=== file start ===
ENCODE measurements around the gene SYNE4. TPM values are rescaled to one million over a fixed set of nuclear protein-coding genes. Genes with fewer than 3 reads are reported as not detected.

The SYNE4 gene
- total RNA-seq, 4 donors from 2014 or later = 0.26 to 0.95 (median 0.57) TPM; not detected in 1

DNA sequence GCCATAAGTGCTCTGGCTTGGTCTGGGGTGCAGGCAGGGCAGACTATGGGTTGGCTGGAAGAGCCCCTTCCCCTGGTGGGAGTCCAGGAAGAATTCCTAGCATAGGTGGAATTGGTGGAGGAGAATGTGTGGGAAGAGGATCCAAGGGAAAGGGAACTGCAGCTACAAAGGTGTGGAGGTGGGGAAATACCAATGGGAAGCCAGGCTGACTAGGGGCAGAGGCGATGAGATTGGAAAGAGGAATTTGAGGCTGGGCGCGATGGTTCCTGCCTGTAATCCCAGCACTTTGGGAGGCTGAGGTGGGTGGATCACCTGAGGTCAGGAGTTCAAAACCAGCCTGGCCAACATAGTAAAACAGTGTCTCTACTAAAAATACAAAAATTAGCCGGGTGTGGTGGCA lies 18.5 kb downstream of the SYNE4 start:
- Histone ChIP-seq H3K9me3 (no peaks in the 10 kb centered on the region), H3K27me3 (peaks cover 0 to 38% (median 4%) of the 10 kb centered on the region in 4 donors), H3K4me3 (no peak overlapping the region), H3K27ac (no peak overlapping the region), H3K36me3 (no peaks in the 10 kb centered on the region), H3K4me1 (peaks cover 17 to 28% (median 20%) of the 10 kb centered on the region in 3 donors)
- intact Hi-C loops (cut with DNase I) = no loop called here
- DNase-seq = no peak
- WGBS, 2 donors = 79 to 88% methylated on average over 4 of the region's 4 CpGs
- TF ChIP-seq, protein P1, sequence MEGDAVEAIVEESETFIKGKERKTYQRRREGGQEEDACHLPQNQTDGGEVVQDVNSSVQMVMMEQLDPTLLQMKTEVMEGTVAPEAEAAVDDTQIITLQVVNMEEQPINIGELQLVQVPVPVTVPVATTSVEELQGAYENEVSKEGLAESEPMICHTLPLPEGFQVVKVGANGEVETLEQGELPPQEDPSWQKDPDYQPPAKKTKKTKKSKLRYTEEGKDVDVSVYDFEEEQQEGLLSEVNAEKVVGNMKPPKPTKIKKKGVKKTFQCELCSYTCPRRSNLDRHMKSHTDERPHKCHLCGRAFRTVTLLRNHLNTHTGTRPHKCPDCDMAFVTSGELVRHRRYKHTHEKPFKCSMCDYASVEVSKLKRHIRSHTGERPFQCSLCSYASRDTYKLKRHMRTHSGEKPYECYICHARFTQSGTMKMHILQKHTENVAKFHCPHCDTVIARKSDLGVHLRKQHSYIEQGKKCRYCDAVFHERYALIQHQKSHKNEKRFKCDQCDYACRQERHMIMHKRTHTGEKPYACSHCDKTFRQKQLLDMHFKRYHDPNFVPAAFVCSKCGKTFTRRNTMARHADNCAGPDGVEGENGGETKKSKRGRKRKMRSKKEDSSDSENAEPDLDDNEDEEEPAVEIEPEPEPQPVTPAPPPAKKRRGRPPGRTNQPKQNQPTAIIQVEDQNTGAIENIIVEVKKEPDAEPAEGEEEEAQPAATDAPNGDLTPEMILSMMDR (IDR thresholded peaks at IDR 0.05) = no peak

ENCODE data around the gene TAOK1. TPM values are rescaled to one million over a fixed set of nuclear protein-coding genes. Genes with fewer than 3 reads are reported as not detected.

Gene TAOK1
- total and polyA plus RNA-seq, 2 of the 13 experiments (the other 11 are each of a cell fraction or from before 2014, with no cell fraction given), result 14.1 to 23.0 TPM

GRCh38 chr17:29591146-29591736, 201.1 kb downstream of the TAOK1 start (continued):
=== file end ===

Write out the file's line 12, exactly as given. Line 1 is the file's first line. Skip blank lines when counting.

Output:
- total and polyA plus RNA-seq, 2 of the 13 experiments (the other 11 are each of a cell fraction or from before 2014, with no cell fraction given), result 14.1 to 23.0 TPM